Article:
The 8 Best Medications for OCD

Obsessive-Compulsive Disorder Medications

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What Medications Work Best for OCD?

Getting help for OCD

Obsessive-Compulsive Disorder (OCD) is a common mental health issue. The International OCD Foundation estimates that 1 in 100 adults in the United States have OCD. Around 1 in 200 teens and children have OCD.

While there is no cure for OCD, some types of therapy and medications can help people control their symptoms.

What is OCD?

Obsessive-Compulsive Disorder (ODC) is a chronic mental health disorder. A person with OCD can have intrusive reoccurring thoughts called obsessions. The thoughts are uncontrollable.

Common obsessive thoughts can be something like having things in perfect order or symmetry. It could be aggressive thoughts toward themselves or other people. Fear of germs or being contaminated is another common obsessive thought.

Obsessive thoughts are not limited to the suggestions above, it could be any repeated thought that brings on anxiety.

They may also have behaviors that they repeat over and over again. These are called compulsions. Often, compulsions are a person’s response to obsessive thoughts.

Common compulsive behaviors can be arranging items in a particular order or repeatedly checking that the door is locked. It could also be compulsive counting, handwashing, or cleaning.

People with OCD have significant problems in their daily lives because of obsessive thoughts and/or compulsive behaviors.

How is OCD treated?

More than therapy – a complete program

OCD is usually treated professionally with therapy and medication as needed. Here at Modern, we provide online OCD therapy and medication management through an immersive program.

  • Personalized therapy: Your therapist will help you identify problems and provide a treatment plan to guide your recovery.
  • Medication management: We’ll manage your prescriptions and adjust based on progress.
  • Group sessions: You’ll learn from the real-world experiences of others while giving and receiving support.
  • Recovery coach: Your coach will be there for you to reach out to for help and guidance.
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Who is affected by OCD?

Let’s look in more detail at those mental health disorders which are the most prevalent and widespread in the U.S., each of them affecting millions and millions of people every single year, and the range of symptoms (from mild to severe) that impact sufferers on a daily basis.

What causes OCD?

There is not a well-defined cause of OCD. There are three main theories for how OCD begins. The theories are:

  • Genetics – there could be a genetic predisposition for OCD. A specific gene has not yet been identified.
  • Biology – a change in the body’s chemistry or brain function could set off the symptoms of OCD.
  • Learned behavior – it is possible for obsessive fears and compulsive behavior to be learned over time by watching family members who have the behaviors.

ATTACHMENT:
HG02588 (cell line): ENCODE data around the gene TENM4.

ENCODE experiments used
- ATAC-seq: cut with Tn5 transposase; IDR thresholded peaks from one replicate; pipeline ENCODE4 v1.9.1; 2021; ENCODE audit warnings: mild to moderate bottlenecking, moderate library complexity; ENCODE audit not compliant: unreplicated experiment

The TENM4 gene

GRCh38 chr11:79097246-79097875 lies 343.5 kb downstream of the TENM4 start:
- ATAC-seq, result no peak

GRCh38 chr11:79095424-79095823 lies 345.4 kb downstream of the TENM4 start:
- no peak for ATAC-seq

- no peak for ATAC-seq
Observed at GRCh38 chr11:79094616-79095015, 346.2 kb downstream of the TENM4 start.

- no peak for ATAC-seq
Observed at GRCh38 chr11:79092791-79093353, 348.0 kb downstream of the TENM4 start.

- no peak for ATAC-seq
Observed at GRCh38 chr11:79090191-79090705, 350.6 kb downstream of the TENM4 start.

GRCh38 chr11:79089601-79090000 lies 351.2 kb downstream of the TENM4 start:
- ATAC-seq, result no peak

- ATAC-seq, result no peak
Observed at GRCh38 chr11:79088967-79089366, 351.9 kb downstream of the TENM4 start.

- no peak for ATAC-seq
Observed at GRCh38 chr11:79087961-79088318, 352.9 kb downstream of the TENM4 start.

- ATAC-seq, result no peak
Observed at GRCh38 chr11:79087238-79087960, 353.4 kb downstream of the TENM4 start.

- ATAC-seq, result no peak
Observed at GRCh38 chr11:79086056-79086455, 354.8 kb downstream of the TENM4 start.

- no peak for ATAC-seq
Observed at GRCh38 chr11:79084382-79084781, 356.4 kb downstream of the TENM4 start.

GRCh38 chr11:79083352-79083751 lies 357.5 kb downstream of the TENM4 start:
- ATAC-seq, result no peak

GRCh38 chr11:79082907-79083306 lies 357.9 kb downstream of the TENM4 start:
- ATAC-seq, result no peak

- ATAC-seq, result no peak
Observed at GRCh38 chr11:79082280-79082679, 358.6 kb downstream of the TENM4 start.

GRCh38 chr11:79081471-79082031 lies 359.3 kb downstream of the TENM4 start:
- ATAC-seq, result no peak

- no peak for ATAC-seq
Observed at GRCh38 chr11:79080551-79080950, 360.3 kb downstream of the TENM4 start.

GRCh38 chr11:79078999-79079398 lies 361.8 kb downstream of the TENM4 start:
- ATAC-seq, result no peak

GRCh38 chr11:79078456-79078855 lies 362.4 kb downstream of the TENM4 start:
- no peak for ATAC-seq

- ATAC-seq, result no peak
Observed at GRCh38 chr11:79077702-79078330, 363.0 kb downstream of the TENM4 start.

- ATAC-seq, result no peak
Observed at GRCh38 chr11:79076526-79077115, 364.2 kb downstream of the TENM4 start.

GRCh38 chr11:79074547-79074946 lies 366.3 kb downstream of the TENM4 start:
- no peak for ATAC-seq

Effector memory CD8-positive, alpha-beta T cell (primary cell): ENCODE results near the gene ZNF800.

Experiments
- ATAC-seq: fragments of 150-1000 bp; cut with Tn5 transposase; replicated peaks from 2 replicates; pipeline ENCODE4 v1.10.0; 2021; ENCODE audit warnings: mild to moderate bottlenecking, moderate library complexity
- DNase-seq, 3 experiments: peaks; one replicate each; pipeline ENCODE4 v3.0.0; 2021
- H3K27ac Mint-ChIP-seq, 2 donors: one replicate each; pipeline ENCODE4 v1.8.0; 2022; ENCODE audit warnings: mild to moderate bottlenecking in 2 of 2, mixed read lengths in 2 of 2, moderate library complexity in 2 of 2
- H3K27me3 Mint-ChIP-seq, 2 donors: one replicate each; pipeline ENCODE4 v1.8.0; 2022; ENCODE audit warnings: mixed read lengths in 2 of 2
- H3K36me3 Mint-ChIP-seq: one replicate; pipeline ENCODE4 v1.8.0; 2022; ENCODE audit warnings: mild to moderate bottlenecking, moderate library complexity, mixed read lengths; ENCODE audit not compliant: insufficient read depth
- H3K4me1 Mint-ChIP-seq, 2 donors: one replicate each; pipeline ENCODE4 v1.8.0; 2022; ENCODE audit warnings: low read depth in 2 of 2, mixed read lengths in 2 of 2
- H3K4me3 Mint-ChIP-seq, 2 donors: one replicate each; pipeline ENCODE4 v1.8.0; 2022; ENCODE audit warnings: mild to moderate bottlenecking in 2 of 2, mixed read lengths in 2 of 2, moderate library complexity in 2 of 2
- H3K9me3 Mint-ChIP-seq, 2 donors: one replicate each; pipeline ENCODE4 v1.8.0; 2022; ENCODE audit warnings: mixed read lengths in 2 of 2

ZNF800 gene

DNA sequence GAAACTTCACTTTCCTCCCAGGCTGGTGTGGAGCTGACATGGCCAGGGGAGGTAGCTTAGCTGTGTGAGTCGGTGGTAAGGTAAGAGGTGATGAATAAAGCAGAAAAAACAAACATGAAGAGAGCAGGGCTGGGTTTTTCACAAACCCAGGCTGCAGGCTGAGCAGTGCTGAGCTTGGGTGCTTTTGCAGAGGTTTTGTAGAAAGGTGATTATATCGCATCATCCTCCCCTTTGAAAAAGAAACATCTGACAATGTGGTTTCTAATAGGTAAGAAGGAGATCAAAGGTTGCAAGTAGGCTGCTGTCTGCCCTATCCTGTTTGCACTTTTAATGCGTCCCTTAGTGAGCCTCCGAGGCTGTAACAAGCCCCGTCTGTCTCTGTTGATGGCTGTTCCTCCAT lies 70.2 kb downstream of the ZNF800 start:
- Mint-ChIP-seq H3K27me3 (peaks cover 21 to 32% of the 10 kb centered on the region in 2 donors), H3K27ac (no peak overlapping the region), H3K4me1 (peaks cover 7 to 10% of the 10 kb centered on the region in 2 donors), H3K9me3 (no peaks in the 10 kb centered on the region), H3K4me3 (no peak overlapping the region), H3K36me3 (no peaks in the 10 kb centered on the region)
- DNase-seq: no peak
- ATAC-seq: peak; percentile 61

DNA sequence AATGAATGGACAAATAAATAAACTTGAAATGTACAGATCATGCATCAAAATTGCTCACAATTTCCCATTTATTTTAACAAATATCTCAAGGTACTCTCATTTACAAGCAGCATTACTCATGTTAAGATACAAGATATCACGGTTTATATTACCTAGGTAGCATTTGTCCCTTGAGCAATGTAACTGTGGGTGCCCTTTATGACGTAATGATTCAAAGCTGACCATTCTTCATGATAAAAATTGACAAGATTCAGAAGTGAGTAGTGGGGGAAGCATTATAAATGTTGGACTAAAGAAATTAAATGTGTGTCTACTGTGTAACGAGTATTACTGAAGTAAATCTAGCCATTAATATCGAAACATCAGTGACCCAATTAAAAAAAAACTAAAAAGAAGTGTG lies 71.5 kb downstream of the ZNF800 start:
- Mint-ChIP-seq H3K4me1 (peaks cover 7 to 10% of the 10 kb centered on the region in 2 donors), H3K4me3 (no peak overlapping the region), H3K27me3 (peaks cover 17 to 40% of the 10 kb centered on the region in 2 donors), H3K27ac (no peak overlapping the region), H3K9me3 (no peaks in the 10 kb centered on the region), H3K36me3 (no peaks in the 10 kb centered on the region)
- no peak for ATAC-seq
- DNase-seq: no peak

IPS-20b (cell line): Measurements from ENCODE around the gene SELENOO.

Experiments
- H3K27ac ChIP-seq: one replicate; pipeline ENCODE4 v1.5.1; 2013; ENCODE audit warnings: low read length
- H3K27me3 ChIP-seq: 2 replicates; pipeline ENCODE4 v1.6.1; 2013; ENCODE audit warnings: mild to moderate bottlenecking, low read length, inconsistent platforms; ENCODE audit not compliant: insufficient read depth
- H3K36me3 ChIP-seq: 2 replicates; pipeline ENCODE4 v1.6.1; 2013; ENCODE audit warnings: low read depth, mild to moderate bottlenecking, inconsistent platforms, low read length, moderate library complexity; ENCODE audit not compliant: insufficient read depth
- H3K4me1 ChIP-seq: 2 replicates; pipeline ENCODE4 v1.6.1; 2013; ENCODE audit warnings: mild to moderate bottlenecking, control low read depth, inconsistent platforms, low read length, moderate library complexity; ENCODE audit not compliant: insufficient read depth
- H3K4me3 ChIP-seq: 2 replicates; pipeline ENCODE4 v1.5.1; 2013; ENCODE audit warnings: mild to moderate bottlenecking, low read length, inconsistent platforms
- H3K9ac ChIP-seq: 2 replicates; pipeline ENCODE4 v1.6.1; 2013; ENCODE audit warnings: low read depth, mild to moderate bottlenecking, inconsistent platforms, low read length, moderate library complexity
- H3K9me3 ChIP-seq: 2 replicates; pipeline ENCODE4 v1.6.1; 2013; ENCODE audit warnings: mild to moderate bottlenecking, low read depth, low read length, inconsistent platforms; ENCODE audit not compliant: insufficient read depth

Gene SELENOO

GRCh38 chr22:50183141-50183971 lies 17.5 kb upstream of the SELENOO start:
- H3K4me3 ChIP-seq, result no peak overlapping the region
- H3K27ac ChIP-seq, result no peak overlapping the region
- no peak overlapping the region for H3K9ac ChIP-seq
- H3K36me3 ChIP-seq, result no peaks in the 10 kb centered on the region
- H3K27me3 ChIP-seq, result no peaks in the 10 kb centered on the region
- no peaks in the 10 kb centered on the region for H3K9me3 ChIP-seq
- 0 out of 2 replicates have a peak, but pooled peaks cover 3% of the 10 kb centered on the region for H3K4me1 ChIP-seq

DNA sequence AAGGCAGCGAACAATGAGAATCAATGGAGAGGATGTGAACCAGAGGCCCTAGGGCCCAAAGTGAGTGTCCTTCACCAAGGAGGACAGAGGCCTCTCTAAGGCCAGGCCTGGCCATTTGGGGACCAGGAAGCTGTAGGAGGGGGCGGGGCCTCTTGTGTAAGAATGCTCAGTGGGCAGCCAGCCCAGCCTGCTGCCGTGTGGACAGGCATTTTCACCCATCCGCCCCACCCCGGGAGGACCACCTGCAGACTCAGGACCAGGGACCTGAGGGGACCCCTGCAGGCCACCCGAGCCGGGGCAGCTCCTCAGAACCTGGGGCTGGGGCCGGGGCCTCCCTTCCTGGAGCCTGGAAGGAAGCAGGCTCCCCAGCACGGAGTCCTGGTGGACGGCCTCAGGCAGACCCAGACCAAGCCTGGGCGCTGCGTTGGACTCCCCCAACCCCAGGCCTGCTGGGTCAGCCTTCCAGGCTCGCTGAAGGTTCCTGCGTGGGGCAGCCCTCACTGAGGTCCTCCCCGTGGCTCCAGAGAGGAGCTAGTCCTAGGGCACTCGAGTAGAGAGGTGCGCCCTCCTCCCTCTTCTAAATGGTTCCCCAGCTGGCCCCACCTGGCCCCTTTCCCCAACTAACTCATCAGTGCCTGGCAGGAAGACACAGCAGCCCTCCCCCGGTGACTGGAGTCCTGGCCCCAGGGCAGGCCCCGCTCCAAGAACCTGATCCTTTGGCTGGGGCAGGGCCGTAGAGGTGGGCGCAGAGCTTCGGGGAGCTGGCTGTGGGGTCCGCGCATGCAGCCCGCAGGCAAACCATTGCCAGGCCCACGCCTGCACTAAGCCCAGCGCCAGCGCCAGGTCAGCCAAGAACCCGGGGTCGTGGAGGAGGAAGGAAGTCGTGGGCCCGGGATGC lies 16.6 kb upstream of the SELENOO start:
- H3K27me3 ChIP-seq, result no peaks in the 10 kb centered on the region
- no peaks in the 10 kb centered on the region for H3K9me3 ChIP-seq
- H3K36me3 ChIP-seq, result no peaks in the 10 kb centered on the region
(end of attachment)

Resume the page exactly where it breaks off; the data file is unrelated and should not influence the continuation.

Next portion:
There are some recognized risk factors for developing OCD. Going through a traumatic or stressful event can trigger symptoms of OCD. Childhood trauma or abuse may also be connected to OCD.

Having a family member with OCD increases a person’s chances of developing the disorder. It is possible that having another mental health disorder like depression or substance use can increase the possibility of having OCD.

How is OCD diagnosed?

OCD can be difficult to diagnose, symptoms are similar to other disorders like anxiety. This is especially true for anyone who may already have another mental health disorder.

Not everyone who thinks obsessive thoughts or does certain behaviors has OCD. Symptoms are considered OCD when any of the following are true:

  • Spending at least one hour each day on the thoughts or behaviors.
  • Getting brief relief from anxiety after doing compulsive behaviors, but not getting pleasure from the behaviors.
  • Not being able to control thoughts or behaviors even when knowing they are excessive.
  • The thoughts and/or behaviors cause serious problems in everyday life.

Need support for your OCD? We’re here to help!

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What medications work best for OCD?

No medication has been specifically created to treat OCD. Doctors often prescribe antidepressants to help treat OCD symptoms.

Serotonin Reuptake Inhibitors (SSRIs) work well to help control OCD symptoms. Serotonin-Norepinephrine Reuptake Inhibitors (SNRIs) are another type of antidepressant that can be helpful to people suffering from OCD symptoms.

The following antidepressants are FDA approved to treat OCD:

  • Anafranil (clomipramine)
  • Luvox (fluvoxamine)
  • Paxil (paroxetine)
  • Prozac (fluoxetine)
  • Zoloft (sertraline)

These antidepressants can be prescribed off-label to help with OCD symptoms:

  • Celexa (citalopram)
  • Effexor (venlafaxine)
  • Lexapro (escitalopram)

Off-label use means that an FDA-approved drug is used in a different way than it was intended. This can happen if a healthcare provider thinks the drug will be beneficial to the patient. For example, a situation where a patient has tried all the medications approved for their condition with no improvement.

Anafranil (clomipramine)

Anafranil is a tricyclic antidepressant. It works in a way similar to an SSRI by keeping the amount of serotonin in the brain at a higher level. This medicine has been shown to work well in treating OCD, but is not usually the first prescribed drug due to side effects.

Common side effects of Anafranil include:

  • Sweating
  • Changes in appetite or weight
  • Tremors, jerking muscle movement
  • Dizziness
  • Drowsiness
  • Feeling nervous
  • Urination problems
  • Vision changes
  • Decreased sex drive

There are more serious side effects possible. Anyone experiencing the following side effects should call their doctor right away:

  • Low sodium levels (headache, confusion, slurred speech, severe weakness)